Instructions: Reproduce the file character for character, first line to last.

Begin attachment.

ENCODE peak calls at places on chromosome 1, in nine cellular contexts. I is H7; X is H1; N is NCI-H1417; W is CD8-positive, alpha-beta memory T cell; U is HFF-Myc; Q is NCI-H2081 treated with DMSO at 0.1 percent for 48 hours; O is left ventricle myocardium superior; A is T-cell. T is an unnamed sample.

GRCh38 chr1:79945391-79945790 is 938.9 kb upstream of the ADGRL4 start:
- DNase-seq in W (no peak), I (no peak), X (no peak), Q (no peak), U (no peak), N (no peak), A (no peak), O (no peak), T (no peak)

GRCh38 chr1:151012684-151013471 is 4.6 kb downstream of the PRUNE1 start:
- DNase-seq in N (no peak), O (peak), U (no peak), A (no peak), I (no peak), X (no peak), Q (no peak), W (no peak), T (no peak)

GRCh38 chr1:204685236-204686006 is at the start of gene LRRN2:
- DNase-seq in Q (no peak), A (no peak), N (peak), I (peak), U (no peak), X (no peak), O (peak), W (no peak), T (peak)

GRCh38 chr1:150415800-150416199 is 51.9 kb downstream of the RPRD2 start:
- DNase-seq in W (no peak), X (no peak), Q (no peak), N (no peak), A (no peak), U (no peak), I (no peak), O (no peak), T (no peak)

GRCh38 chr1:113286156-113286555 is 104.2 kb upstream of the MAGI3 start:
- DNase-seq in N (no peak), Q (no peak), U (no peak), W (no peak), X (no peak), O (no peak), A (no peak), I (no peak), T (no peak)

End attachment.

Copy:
ENCODE peak calls at places on chromosome 1, in nine cellular contexts. I is H7; X is H1; N is NCI-H1417; W is CD8-positive, alpha-beta memory T cell; U is HFF-Myc; Q is NCI-H2081 treated with DMSO at 0.1 percent for 48 hours; O is left ventricle myocardium superior; A is T-cell. T is an unnamed sample.

GRCh38 chr1:79945391-79945790 is 938.9 kb upstream of the ADGRL4 start:
- DNase-seq in W (no peak), I (no peak), X (no peak), Q (no peak), U (no peak), N (no peak), A (no peak), O (no peak), T (no peak)

GRCh38 chr1:151012684-151013471 is 4.6 kb downstream of the PRUNE1 start:
- DNase-seq in N (no peak), O (peak), U (no peak), A (no peak), I (no peak), X (no peak), Q (no peak), W (no peak), T (no peak)

GRCh38 chr1:204685236-204686006 is at the start of gene LRRN2:
- DNase-seq in Q (no peak), A (no peak), N (peak), I (peak), U (no peak), X (no peak), O (peak), W (no peak), T (peak)

GRCh38 chr1:150415800-150416199 is 51.9 kb downstream of the RPRD2 start:
- DNase-seq in W (no peak), X (no peak), Q (no peak), N (no peak), A (no peak), U (no peak), I (no peak), O (no peak), T (no peak)

GRCh38 chr1:113286156-113286555 is 104.2 kb upstream of the MAGI3 start:
- DNase-seq in N (no peak), Q (no peak), U (no peak), W (no peak), X (no peak), O (no peak), A (no peak), I (no peak), T (no peak)